15 September 2008
Global climate change is probably the most severe environmental threat in the 21st century and will affect basic elements of life for people around the world - access to water, food production, health and environment. Alarm bells have started to ring worldwide for many important aspects of life like food, water, ecosystems, extreme weather conditions and abrupt and irreversible environmental changes.
In 2003, the UN World Tourism Organisation (UNWTO) held its first Summit on Climate Change and Tourism in Djerba, Tunisia, which set a proactive call for response from different sectors such as national governments, tourism companies, academic institutions, NGOs and private and public sectors in the form of the Djerba Declaration. It recognised the complex relationship between tourism and climate change, the existing and rapidly worsening impact of climate change on tourism development in sensitive ecosystems and also the contribution of the tourism industry to climate change.
Today climate change is a top issue for policymakers around the world and tourism is becoming an important element of the discussions. This is because climate represents a key resource for tourism and climate related risks in the form of changing weather patterns and extreme conditions can have a serious impact on travel patterns.
On the other hand the tourism industry itself is a contributor to climate change by generating greenhouse gas emissions through travellers' consumption of transport services, notably road and air transport, and high levels of energy consumption like air conditioning, heating and lighting in tourism establishments. The aviation industry is the biggest threat as it is the fastest growing source of greenhouse gases, growing at a rate of five per cernt per year and contributing to three per cent of global emissions. Air travel, particularly long haul international flights emitting greenhouse gases at high cruising altitudes, adds substantially to climate change effects.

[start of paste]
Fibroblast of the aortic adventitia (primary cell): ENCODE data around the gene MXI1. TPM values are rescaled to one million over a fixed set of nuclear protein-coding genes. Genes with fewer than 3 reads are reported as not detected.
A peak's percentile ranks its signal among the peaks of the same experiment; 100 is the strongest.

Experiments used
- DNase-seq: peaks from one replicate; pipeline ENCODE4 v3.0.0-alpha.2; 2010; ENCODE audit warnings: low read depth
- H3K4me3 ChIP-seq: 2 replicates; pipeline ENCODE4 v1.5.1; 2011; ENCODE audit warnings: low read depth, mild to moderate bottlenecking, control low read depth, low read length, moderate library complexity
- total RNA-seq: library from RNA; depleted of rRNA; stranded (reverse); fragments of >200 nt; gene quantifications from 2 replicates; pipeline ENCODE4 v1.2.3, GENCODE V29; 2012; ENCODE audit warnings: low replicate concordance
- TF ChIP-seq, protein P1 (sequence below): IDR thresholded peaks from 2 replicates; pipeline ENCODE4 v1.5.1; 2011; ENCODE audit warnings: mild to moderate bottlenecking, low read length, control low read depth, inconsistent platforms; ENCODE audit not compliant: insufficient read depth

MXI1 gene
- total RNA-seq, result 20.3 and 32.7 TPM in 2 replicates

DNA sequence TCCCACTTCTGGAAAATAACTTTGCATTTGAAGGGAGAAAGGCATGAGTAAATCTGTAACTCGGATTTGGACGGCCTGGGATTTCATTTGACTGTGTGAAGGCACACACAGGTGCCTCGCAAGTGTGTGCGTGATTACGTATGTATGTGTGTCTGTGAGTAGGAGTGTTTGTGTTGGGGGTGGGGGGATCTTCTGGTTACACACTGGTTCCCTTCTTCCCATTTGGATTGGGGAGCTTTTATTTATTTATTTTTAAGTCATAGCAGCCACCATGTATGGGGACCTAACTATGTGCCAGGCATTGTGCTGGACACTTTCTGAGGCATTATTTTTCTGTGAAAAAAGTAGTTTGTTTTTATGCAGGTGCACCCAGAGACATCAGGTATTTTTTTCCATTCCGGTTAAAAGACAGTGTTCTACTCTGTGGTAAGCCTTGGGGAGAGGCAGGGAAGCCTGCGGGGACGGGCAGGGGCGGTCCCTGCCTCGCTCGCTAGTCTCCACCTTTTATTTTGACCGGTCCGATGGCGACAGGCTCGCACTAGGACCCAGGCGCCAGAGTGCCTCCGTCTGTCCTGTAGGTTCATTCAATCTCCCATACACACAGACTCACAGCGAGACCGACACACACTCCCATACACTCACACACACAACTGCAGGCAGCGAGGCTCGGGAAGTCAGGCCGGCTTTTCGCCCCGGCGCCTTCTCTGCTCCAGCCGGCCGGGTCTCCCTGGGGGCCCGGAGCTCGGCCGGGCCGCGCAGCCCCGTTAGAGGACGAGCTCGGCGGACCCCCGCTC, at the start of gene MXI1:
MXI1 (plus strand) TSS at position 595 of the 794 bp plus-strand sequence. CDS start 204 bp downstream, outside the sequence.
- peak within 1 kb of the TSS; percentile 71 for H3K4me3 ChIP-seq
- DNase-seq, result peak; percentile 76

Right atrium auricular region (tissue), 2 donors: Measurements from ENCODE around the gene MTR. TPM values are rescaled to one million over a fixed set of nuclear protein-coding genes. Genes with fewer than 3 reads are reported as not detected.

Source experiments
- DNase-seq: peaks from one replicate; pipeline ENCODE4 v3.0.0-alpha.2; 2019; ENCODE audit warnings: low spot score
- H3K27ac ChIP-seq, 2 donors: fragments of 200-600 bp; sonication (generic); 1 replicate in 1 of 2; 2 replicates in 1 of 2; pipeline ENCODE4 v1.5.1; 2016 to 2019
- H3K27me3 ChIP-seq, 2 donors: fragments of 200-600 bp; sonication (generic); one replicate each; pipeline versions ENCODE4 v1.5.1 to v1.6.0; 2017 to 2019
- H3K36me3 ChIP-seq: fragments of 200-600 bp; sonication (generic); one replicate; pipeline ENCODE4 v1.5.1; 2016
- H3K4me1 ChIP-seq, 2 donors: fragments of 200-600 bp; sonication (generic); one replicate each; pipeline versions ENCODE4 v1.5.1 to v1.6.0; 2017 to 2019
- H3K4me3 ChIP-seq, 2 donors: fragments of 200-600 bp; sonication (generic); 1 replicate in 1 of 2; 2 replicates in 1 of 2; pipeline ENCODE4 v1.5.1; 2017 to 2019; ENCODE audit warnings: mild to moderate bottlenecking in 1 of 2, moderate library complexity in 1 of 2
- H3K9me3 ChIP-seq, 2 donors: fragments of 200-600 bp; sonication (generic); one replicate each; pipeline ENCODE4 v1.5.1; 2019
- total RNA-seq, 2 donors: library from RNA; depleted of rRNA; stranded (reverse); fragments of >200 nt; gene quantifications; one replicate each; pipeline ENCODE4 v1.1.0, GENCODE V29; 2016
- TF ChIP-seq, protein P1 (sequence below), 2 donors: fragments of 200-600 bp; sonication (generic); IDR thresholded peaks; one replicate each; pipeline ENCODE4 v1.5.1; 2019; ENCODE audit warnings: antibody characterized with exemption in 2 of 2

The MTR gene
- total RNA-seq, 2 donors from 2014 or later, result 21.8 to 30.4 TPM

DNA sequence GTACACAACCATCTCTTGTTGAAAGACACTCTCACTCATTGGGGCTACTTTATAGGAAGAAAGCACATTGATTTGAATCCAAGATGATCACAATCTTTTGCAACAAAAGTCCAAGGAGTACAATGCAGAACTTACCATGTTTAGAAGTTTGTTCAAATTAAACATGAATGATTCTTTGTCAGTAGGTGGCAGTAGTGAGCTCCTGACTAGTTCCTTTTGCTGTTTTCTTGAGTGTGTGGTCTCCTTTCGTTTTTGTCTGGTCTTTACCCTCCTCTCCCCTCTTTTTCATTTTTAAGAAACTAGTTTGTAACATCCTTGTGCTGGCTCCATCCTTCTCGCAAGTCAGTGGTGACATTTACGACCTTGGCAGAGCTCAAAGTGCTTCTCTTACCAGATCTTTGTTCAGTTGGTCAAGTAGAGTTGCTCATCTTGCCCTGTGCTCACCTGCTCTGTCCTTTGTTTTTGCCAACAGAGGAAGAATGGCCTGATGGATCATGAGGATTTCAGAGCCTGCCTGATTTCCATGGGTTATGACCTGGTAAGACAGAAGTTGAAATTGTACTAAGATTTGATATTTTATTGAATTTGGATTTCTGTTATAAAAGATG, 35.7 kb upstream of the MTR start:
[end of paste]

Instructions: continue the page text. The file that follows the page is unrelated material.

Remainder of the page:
The earth's biodiversity has also not been spared. There is a two way relationship between biodiversity and climate: biodiversity is threatened by human-induced climate change and climate change is already forcing biodiversity to adapt either through shifting habitat or changing life cycles.
The relentless expansion of the tourism industry is a major cause for concern. Tourism continues to pervade sensitive and fragile ecosystems such as coasts and islands, especially in the developing nations, leading to undesirable impacts on ecosystems and biodiversity. Even Multilateral Environmental Agreements like the Convention on Biological Diversity also continue to promote tourism as a market based conservation scheme in coastal and island ecosystems without application of the precautionary principle, as suggested by the Indigenous Peoples' Caucus in the Eight Conference of Parties to the Convention.
Communities that live on coastal areas and small island states face serious risks due to sea level rise. They face the brunt of displacement through expansion and establishment of tourism facilities on the one hand. On the other, their livelihoods such as fishing are affected due to the fact that ecosystems like coral reefs, habitat of a great variety of fish populations are dying as a result of climate change impacts.